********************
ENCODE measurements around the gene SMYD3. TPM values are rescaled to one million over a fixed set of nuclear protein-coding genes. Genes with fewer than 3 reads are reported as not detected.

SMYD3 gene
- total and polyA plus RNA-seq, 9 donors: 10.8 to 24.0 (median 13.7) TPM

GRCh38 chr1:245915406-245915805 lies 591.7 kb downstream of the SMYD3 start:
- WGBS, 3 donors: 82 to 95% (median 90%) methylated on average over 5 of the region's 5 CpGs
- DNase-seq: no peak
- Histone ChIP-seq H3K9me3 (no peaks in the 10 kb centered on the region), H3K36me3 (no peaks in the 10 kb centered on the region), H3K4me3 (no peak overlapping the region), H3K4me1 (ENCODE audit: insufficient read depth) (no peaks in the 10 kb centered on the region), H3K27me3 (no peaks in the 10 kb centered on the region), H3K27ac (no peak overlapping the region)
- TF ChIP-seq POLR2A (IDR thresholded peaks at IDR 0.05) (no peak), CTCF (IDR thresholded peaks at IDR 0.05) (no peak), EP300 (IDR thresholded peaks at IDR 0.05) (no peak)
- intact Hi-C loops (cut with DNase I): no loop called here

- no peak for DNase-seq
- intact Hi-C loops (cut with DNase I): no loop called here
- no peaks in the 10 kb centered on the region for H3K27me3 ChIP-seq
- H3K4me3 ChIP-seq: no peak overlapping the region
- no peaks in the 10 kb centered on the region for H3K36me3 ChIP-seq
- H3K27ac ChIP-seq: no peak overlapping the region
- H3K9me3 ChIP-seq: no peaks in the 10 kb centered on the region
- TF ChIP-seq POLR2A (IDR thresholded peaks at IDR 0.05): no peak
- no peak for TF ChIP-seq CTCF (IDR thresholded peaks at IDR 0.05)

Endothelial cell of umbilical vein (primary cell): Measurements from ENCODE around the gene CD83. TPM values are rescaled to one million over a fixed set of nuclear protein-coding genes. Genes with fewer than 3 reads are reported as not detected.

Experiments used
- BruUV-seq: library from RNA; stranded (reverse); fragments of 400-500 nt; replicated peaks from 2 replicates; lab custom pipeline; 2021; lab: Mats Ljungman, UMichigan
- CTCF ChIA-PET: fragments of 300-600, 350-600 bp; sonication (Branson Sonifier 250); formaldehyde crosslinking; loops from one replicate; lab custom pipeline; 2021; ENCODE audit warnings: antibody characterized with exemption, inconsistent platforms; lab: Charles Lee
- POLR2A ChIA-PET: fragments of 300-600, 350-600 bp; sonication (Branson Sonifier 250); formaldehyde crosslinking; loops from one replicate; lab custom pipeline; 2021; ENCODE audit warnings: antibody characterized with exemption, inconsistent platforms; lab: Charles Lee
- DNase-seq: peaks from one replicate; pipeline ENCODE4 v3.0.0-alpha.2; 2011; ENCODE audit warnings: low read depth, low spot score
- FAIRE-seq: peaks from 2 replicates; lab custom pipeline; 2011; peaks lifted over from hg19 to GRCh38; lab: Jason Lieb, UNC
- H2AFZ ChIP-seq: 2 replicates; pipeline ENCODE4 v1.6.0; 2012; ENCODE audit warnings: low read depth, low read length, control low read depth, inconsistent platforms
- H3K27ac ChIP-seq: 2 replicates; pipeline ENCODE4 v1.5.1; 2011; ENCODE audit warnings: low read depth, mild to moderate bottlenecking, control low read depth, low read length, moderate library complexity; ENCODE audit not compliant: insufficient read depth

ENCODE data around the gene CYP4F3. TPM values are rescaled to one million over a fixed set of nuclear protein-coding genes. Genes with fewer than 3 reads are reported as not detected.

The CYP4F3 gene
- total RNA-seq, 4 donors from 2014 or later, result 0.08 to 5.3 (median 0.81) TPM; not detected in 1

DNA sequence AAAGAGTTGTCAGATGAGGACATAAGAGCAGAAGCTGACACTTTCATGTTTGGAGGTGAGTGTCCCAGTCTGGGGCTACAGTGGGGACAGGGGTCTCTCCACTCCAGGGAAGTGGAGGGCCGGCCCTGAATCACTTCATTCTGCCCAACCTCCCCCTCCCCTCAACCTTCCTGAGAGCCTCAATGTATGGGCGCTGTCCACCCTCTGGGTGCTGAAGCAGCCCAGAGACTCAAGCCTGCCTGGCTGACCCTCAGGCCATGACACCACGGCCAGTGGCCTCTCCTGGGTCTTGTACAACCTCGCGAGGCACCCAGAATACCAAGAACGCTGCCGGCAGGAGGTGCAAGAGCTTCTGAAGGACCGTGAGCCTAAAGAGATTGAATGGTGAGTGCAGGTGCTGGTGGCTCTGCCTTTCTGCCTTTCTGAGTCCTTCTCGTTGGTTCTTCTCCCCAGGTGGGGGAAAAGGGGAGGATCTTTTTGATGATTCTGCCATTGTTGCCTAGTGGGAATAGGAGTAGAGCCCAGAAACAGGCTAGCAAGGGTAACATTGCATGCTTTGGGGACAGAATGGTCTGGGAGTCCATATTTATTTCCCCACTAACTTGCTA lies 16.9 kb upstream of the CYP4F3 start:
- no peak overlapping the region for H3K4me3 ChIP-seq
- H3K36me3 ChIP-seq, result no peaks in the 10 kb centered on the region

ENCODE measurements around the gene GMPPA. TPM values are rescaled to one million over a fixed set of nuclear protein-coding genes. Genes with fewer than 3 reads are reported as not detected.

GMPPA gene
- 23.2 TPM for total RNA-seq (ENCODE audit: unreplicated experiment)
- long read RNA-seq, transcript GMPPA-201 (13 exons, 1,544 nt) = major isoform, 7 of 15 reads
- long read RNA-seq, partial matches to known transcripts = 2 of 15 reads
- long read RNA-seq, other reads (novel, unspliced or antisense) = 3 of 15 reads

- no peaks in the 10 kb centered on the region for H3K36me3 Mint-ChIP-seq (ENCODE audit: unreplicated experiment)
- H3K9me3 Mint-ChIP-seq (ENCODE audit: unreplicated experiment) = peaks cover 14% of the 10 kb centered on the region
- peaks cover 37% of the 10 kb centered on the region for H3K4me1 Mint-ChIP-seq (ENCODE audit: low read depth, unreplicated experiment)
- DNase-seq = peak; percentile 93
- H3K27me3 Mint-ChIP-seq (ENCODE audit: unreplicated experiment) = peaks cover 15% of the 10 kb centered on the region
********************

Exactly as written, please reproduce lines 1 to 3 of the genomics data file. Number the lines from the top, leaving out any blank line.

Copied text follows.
ENCODE measurements around the gene SMYD3. TPM values are rescaled to one million over a fixed set of nuclear protein-coding genes. Genes with fewer than 3 reads are reported as not detected.

SMYD3 gene
- total and polyA plus RNA-seq, 9 donors: 10.8 to 24.0 (median 13.7) TPM